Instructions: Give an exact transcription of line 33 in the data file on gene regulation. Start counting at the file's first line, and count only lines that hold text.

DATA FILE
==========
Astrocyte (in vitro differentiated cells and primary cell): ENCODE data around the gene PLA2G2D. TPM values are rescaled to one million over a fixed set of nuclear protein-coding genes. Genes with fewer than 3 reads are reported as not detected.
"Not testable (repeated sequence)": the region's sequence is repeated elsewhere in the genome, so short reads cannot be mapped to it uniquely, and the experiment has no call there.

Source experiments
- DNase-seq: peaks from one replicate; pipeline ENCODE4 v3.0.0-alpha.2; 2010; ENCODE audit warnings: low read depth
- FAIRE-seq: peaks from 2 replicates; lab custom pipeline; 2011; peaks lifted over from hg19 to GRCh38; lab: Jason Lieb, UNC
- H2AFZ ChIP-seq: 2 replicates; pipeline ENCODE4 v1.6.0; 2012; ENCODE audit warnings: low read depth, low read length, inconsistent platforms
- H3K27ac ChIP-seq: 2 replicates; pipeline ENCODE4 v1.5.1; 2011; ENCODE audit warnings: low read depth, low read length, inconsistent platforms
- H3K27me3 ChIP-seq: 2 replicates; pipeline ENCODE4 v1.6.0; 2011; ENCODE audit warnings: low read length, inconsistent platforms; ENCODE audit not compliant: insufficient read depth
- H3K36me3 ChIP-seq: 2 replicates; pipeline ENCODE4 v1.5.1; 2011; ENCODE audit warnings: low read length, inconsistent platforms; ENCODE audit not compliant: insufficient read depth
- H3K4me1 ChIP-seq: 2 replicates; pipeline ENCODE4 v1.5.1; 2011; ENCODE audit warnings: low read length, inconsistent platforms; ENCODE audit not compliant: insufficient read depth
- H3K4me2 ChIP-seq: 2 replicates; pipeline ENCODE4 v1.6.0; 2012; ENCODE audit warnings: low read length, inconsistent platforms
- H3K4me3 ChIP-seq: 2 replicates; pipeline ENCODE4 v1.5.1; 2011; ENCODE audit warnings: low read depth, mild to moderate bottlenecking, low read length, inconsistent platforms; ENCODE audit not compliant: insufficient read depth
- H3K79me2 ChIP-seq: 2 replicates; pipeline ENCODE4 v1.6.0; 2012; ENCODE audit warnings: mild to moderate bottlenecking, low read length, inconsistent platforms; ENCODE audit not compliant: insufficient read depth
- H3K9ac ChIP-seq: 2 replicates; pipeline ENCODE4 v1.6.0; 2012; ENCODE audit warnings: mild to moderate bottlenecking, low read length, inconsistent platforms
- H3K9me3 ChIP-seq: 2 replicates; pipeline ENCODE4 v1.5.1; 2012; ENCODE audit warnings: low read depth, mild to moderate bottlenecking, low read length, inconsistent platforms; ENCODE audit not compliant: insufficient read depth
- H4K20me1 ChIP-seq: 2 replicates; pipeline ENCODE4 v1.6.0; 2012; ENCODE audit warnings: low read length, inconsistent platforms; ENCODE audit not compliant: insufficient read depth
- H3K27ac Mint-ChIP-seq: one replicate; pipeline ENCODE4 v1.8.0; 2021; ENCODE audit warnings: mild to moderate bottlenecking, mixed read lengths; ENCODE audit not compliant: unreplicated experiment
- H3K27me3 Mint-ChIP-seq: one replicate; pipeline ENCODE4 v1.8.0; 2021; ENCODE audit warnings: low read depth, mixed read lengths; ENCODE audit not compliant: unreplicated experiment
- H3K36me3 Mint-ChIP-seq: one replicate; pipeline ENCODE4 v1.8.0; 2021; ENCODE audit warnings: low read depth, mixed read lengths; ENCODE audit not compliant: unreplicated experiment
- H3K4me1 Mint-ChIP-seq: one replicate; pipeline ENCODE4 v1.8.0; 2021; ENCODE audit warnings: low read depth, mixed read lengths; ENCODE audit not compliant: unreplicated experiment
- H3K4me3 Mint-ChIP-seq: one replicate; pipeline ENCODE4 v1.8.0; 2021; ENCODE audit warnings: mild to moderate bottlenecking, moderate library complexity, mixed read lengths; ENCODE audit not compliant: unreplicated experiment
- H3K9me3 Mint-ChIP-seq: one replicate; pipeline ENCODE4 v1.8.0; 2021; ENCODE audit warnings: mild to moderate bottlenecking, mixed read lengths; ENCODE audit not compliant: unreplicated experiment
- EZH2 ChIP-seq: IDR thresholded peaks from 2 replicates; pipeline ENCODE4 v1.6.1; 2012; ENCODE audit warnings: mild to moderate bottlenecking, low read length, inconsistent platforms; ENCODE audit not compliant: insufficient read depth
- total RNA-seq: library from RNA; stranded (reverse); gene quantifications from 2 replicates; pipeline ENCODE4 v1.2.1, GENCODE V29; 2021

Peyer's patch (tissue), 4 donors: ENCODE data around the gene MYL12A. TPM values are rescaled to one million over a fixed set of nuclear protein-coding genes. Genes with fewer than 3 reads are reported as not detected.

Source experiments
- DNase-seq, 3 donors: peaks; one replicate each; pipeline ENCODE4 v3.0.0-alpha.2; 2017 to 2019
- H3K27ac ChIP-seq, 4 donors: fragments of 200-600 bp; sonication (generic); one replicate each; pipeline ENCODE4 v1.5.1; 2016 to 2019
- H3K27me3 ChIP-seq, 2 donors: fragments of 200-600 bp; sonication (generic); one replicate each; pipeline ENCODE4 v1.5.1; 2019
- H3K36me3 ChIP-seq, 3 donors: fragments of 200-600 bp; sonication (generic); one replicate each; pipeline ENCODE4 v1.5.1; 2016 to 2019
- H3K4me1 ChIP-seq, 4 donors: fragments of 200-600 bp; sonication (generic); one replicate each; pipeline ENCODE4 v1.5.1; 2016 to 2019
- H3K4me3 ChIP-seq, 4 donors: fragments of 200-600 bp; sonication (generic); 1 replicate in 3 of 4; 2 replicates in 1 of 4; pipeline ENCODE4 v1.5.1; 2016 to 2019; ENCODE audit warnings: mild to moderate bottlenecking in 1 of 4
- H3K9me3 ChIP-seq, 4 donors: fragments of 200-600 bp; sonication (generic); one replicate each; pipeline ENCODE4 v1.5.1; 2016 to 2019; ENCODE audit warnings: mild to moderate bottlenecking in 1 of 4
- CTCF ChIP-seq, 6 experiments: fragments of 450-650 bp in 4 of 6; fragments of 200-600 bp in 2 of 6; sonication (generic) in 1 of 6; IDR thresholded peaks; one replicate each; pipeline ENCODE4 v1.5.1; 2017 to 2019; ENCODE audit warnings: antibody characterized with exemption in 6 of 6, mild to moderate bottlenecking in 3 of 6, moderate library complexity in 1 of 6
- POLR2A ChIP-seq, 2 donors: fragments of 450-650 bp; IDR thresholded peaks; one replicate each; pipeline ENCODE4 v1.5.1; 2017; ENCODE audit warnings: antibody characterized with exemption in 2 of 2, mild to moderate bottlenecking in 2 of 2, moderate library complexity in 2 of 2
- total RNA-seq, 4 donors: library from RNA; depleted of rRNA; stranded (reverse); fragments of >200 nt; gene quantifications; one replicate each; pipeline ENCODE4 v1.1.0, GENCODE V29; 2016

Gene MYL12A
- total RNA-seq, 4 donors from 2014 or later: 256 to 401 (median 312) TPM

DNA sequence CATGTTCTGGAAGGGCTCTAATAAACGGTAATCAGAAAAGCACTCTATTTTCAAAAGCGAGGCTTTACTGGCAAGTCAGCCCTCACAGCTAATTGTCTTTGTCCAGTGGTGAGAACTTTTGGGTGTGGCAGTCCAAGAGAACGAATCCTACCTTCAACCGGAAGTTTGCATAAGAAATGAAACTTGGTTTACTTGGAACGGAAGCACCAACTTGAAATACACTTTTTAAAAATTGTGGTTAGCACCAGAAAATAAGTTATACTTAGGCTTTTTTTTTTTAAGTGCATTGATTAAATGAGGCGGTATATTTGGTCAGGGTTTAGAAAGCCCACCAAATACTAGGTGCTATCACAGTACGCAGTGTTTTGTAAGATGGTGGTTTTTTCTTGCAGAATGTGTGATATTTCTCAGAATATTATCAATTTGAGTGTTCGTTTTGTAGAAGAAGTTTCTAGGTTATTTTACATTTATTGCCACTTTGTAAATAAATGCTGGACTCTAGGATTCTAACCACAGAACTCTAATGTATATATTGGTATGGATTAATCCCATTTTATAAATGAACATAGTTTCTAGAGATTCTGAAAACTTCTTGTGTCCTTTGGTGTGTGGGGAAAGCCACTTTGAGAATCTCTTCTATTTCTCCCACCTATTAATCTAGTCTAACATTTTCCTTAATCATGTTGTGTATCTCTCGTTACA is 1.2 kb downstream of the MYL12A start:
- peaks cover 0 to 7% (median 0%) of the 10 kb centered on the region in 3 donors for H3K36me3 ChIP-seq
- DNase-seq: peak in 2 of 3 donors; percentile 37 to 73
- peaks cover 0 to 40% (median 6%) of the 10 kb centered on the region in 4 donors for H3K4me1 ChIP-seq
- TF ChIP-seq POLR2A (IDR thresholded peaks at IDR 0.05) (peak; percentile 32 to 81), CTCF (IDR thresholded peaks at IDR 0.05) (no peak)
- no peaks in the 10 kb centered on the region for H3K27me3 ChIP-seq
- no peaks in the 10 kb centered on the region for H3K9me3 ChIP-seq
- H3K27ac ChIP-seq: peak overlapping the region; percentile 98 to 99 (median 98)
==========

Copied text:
- H3K9me3 ChIP-seq, 4 donors: fragments of 200-600 bp; sonication (generic); one replicate each; pipeline ENCODE4 v1.5.1; 2016 to 2019; ENCODE audit warnings: mild to moderate bottlenecking in 1 of 4